Money Health

What’s the Average Credit Score in Your State?

What's the Average Credit Score in Your State
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Your credit score is a three-digit number that lenders use as a measure of how responsible you are likely to be when you borrow money. Lenders and creditors use it to help them decide whether or not to approve you for a loan or credit card. The higher your credit score is, the more likely you are to get approved. A higher credit score can also lead to lower interest rates, and more favorable terms.

Knowing your credit score is a great place to start working on improving your financial health. But what about the average credit score for those in your area or in your state? This can be one more way to help you get a good idea of how likely you may be to qualify for financing with rates and terms that you desire. It can help you understand the effects of recession, unemployment, and economic impacts in the state you live in.

So, if you’re asking yourself “what is an average credit score”, and want to know more about credit scores in your state, keep reading to learn more.

Average credit scores by state in 2020

Experian, one of the three major credit bureaus performed some research to determine average credit scores by state. They considered VantageScores, which are the credit scores developed by Experian, TransUnion, and Equifax. Experian’s findings are as follows:

State Average Credit Score
Alabama 665
Alaska 684
Arizona 684
Arkansas 668
California 695
Colorado 703
Connecticut 700
Delaware 687
Florida 680
Georgia 665
Hawaii 705
Idaho 700
Illinois 694
Indiana 682
Iowa 707
Kansas 692
Kentucky 675
Louisiana 661
Maine 698
Maryland 688
Massachusetts 710
Michigan 692
Minnesota 720
Mississippi 658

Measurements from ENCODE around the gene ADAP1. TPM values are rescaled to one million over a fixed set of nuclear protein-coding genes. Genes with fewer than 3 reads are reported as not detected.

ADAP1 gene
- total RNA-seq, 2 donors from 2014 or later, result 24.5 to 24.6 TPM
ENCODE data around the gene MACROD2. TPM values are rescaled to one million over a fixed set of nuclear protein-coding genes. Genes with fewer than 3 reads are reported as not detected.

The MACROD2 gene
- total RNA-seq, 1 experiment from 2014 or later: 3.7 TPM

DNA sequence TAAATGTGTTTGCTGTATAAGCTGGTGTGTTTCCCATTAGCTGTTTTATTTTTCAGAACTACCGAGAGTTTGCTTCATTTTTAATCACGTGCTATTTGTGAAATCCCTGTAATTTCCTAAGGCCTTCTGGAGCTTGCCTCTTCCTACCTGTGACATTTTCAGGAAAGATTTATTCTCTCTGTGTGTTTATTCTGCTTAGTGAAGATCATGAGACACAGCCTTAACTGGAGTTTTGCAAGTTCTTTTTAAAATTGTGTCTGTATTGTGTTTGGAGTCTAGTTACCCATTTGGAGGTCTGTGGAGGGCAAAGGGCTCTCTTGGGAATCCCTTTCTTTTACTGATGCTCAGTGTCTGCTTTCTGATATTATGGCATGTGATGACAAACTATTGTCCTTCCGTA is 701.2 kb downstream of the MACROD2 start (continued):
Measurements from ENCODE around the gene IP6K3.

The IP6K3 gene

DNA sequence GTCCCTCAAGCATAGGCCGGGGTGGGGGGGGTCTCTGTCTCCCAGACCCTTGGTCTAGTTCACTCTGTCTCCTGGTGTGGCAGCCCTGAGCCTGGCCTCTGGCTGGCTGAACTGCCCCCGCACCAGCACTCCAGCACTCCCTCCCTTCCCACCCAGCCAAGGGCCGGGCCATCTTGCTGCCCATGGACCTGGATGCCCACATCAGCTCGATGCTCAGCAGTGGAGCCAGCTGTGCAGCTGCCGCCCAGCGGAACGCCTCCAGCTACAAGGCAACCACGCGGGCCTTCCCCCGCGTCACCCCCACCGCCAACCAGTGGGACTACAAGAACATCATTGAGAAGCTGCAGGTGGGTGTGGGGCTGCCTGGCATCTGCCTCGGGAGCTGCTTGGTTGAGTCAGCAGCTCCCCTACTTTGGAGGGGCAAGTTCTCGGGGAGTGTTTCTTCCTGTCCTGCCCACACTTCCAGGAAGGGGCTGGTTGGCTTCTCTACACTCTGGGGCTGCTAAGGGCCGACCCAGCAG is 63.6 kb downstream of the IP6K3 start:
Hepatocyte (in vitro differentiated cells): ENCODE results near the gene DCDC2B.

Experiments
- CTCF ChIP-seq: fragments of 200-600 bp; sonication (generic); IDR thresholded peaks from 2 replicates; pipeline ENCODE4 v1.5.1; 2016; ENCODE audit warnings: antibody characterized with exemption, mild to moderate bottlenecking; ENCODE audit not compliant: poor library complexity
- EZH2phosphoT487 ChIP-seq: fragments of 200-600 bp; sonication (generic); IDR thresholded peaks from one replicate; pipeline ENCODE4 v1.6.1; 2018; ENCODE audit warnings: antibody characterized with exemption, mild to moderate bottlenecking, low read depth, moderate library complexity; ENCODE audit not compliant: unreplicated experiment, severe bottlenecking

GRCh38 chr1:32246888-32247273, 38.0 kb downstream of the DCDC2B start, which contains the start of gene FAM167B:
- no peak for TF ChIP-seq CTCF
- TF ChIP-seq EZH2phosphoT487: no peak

Missouri 685
Montana 704
Nebraska 707
Nevada 671
New Hampshire 711
New Jersey 699
New Mexico 673
New York 699
North Carolina 679
North Dakota 709
Ohio 687
Oklahoma 667
Oregon 705
Pennsylvania 699
Rhode Island 698
South Carolina 667
South Dakota 712
Tennessee 675
Texas 666
Utah 700
Vermont 712
Virginia 692
Washington 710
West Virginia 672
Wisconsin 711
Wyoming 694

The highest credit scores can be found in South Dakota, Vermont, New Hampshire, and Wisconsin. Alabama, Georgia, and Mississippi have the lowest scores.

Credit score and unemployment rate

You may have already noticed some correlation between how your state is doing during the recession, and how high the average credit scores are. In states where unemployment is higher, credit scores may be lower. The link between the two isn’t complicated. While being unemployed doesn’t directly impact your credit score, it can increase your risk for missing payments and taking on more debt. Missed payments and increased debt burden will usually lower your credit score.

In Wisconsin, for example where the average credit score is 711, and the unemployment rate is 5.4%. Mississippi’s unemployment rate is a bit higher at 7.1%, and the average credit score in the state is lower at 658.